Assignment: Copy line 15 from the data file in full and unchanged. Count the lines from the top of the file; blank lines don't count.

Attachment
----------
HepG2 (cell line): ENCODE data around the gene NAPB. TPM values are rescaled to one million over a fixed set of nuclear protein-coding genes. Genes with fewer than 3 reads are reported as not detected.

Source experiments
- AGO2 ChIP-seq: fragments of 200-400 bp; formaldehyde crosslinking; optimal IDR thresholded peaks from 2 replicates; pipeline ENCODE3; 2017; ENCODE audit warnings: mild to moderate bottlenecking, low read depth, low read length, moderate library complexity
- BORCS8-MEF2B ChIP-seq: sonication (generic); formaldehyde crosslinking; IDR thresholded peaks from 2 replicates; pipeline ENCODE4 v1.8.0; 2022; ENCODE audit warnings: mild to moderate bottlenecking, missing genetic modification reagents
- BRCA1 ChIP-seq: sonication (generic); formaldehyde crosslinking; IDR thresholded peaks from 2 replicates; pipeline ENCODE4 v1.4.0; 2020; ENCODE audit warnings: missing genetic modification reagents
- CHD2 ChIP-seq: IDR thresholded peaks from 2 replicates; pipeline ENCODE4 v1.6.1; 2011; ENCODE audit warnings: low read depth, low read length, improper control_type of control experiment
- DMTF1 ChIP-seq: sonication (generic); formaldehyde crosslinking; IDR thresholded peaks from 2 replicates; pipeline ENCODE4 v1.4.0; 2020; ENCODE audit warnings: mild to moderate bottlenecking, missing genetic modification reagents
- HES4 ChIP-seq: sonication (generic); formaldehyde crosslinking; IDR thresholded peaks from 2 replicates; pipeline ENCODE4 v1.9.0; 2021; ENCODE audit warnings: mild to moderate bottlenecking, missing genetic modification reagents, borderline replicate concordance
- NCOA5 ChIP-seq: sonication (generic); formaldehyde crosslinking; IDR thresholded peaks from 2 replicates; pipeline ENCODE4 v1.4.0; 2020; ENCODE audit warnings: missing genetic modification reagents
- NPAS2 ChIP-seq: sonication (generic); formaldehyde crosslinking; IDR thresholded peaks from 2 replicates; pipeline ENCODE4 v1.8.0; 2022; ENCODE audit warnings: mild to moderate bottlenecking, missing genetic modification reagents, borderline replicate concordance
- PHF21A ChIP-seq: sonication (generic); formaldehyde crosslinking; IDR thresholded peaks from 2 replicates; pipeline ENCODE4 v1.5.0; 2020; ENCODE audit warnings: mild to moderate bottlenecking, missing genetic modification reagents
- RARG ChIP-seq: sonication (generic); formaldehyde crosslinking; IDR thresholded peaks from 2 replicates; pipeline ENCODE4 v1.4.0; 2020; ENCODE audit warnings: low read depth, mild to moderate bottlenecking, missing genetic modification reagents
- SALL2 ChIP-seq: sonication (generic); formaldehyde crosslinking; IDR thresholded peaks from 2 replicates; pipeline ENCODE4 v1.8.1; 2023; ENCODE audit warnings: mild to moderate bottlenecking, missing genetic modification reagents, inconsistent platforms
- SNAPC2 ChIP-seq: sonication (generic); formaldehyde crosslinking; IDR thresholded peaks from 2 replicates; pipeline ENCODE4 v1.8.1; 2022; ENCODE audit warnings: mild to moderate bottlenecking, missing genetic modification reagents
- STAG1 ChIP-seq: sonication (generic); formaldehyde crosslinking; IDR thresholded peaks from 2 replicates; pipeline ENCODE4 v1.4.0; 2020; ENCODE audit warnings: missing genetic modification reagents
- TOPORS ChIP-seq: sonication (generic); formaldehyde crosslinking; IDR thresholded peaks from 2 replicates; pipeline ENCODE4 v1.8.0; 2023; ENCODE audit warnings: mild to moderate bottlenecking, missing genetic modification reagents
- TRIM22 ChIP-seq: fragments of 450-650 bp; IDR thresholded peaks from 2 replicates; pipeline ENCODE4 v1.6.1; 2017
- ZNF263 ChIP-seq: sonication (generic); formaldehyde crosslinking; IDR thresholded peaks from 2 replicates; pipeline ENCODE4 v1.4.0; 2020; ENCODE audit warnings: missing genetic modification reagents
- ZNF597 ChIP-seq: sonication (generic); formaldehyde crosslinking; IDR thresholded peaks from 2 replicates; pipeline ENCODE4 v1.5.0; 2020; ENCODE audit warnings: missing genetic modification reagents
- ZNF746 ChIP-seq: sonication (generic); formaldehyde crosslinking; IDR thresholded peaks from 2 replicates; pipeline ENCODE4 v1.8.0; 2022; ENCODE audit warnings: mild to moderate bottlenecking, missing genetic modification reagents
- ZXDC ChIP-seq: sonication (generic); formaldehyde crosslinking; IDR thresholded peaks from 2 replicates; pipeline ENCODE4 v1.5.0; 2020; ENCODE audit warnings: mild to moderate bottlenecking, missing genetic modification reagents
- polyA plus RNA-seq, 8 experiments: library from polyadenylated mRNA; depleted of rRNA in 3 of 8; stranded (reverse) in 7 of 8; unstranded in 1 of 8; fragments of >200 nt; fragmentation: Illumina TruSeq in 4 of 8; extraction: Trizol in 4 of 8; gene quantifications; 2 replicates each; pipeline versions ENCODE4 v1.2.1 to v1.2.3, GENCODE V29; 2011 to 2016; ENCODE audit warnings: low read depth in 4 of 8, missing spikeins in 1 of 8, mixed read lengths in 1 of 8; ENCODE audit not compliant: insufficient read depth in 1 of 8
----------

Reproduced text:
- STAG1 ChIP-seq: sonication (generic); formaldehyde crosslinking; IDR thresholded peaks from 2 replicates; pipeline ENCODE4 v1.4.0; 2020; ENCODE audit warnings: missing genetic modification reagents